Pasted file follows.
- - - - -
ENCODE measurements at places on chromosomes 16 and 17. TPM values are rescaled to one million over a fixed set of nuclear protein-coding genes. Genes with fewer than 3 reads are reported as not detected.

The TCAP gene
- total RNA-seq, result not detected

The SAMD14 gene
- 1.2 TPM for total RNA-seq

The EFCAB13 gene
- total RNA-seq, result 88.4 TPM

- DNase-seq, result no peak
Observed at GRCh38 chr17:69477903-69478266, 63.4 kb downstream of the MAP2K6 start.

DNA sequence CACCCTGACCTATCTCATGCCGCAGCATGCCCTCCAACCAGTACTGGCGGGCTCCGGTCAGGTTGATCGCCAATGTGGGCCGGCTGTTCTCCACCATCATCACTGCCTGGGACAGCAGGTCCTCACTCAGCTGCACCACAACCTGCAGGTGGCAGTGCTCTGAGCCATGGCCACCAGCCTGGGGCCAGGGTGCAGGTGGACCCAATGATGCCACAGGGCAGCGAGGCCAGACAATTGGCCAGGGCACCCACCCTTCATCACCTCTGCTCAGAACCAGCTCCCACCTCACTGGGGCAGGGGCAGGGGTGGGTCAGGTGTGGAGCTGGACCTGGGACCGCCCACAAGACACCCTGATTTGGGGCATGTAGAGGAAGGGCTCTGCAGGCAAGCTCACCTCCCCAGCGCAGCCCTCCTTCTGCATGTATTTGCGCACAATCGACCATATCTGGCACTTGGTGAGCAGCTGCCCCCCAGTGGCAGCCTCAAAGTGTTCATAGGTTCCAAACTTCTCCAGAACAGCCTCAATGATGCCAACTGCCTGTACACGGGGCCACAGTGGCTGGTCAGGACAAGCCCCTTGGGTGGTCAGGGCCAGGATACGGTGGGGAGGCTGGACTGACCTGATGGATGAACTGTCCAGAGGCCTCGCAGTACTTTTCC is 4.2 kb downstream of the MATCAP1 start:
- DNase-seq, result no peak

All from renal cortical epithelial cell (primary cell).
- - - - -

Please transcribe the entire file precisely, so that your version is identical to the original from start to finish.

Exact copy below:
ENCODE measurements at places on chromosomes 16 and 17. TPM values are rescaled to one million over a fixed set of nuclear protein-coding genes. Genes with fewer than 3 reads are reported as not detected.

The TCAP gene
- total RNA-seq, result not detected

The SAMD14 gene
- 1.2 TPM for total RNA-seq

The EFCAB13 gene
- total RNA-seq, result 88.4 TPM

- DNase-seq, result no peak
Observed at GRCh38 chr17:69477903-69478266, 63.4 kb downstream of the MAP2K6 start.

DNA sequence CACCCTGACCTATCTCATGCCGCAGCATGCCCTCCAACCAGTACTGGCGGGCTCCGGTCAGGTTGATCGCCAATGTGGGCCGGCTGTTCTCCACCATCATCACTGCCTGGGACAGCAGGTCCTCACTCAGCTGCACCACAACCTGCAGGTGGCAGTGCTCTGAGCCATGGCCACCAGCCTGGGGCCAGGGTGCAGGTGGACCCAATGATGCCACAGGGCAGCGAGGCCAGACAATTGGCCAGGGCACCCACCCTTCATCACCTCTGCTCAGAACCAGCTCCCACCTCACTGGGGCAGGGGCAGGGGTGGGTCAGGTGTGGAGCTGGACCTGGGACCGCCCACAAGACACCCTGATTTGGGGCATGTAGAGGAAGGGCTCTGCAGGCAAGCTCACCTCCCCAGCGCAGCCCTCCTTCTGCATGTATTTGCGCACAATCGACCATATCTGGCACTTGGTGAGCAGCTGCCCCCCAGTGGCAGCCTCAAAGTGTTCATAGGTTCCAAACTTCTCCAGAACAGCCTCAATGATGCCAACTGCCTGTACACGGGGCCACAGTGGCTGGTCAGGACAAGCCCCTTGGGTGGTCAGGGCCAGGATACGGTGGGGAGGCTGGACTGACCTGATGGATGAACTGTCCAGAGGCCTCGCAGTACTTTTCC is 4.2 kb downstream of the MATCAP1 start:
- DNase-seq, result no peak

All from renal cortical epithelial cell (primary cell).